A Cliché Trapped in a Metaphor’s Body

WordJumble

When one reaches a certain point in transition and begins to delve into this riotously diverse, loose aggregate we call the “trans community” and its close cousins to whom we are the red-headed step sister (yes, quite the odd family, no?), one inevitably hits the wall of language. What do you call yourself? To what group do you belong? How should you be addressed? How does this relate to how you address others? What language is hurtful and undermines you? On and on the questions and contemporaneous realisations go. Words, wonderful words, surround, bind, and penetrate you. At the end of the day again and again we are learning, re-learning, and un-learning language. Trans people are, along with certain other loose confederations of humanity, perhaps more deeply attuned to the vicissitudes of linguistic power and how language does power than your average bear. And why is that? Because there is one realisation along with all the other usual ones (i.e. why it hurts when, as a trans … [Read more...]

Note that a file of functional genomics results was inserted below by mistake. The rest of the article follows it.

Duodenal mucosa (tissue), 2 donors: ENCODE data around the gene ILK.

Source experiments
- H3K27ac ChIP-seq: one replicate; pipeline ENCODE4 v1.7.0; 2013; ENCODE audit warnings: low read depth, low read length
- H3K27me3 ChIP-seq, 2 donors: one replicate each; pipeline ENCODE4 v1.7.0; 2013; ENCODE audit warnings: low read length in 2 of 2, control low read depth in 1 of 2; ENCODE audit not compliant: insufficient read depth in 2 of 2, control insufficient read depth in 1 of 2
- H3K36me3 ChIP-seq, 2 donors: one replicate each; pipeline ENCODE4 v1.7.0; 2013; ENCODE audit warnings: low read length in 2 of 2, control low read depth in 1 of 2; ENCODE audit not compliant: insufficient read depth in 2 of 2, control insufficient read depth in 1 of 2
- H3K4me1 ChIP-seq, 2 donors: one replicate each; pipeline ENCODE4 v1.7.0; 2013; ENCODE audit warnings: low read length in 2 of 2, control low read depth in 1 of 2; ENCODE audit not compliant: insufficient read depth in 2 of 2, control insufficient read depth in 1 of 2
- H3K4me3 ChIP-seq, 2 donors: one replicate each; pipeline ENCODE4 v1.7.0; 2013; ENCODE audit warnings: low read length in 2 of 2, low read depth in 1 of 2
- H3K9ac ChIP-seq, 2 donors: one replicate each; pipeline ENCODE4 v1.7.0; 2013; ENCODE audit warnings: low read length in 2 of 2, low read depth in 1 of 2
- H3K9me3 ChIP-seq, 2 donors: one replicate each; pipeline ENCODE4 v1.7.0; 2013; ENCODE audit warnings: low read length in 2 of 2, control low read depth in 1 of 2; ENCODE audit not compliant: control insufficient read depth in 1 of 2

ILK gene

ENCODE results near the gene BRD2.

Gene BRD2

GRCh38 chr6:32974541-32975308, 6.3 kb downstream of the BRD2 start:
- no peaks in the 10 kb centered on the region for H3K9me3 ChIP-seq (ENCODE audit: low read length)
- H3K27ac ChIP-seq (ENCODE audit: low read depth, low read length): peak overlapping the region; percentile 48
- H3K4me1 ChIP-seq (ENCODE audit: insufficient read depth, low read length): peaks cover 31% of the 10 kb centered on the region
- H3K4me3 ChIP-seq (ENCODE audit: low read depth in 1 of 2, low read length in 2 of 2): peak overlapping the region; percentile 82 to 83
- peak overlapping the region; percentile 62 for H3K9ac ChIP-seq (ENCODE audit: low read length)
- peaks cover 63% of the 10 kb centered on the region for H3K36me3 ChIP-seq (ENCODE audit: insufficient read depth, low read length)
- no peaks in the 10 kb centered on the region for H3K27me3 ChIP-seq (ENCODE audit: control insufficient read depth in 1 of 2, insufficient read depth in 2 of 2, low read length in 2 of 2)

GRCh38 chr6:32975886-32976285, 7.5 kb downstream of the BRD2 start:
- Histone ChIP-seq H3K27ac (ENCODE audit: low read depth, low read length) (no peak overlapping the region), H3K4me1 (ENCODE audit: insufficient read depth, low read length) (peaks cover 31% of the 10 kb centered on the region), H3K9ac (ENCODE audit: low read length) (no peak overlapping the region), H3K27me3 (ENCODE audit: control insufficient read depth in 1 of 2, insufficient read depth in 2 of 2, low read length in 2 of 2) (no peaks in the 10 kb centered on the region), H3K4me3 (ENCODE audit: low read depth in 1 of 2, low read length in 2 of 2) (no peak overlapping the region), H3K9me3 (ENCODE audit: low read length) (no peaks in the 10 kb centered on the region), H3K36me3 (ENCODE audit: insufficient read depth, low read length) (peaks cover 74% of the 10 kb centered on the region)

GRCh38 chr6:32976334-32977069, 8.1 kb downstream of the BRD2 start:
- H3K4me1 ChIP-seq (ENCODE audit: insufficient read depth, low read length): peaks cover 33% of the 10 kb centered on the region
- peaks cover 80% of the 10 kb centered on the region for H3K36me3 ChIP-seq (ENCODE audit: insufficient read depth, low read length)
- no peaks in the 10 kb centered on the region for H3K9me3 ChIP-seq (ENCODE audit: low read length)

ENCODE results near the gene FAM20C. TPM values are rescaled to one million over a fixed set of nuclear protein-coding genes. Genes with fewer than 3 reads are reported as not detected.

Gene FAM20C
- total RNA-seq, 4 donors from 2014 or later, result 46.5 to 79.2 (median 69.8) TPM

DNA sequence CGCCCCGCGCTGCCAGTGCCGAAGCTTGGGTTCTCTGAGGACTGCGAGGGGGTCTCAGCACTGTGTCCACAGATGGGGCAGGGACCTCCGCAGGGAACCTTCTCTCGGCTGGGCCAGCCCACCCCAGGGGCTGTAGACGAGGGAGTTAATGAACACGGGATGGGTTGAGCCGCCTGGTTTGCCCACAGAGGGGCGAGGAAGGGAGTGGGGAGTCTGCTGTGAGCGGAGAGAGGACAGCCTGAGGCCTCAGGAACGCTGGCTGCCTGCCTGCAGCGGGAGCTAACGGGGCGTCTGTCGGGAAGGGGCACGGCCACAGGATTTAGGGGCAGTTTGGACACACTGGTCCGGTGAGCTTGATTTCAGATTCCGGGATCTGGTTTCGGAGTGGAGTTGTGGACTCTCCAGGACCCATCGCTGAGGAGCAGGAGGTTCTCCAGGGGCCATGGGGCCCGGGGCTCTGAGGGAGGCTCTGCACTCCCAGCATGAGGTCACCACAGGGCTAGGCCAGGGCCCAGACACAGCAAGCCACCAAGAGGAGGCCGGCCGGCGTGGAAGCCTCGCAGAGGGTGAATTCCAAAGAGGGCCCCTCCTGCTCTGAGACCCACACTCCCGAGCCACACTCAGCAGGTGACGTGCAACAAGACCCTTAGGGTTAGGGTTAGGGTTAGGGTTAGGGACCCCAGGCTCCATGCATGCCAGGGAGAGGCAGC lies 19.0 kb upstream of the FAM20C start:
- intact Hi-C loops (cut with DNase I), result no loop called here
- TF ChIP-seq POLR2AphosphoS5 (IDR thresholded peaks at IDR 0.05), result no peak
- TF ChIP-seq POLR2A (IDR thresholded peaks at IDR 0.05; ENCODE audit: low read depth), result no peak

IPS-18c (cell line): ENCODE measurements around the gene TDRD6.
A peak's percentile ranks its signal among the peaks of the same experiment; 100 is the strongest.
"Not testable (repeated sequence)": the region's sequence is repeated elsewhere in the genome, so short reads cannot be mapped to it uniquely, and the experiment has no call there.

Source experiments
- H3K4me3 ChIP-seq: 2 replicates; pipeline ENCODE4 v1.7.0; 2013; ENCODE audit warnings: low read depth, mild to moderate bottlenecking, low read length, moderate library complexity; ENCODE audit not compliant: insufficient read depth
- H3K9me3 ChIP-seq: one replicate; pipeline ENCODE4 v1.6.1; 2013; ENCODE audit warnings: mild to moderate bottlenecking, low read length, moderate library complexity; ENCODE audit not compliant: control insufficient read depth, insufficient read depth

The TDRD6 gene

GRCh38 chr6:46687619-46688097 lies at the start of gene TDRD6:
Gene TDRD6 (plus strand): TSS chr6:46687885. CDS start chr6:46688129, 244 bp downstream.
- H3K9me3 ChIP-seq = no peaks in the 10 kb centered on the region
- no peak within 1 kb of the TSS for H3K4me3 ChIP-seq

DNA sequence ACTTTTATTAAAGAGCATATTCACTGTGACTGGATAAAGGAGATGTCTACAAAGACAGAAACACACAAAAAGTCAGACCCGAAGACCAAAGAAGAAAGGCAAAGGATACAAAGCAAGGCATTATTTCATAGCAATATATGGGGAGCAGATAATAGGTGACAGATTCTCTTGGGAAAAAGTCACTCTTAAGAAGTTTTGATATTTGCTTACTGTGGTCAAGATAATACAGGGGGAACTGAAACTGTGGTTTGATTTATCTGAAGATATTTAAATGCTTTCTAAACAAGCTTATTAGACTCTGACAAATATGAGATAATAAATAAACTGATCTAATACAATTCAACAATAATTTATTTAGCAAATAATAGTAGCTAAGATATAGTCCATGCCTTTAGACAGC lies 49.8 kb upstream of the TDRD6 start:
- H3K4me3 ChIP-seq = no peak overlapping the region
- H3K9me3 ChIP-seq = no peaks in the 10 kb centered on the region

Invisible Women

Erased Me

Visibility matters. To be sure it carries with it various risks; to be known is certainly not always to be loved. For example the type of visibility transsexual women “enjoy” in society is of perhaps the lowest order; stereotyped, parodied, and exploited- this is what our visibility in the mainstream media usually accounts for. Which is why it’s all the more frustrating to take note of where we are not visible. Recently various trans and women’s websites have been blowing the lid off of a particularly egregious episode of appropriation. By now most people have heard of the beleaguered and persecuted “gay couple” in Malawi who have just been sentenced to prison terms in an inhuman miscarriage of justice. What far fewer people know, however, is that they are not quite a gay couple per se. Indeed, one half of that couple understands herself quite firmly as a female. Questioning Transphobia among others have taken a look at this issue, and as per usual Skip The Makeup has an excellent … [Read more...]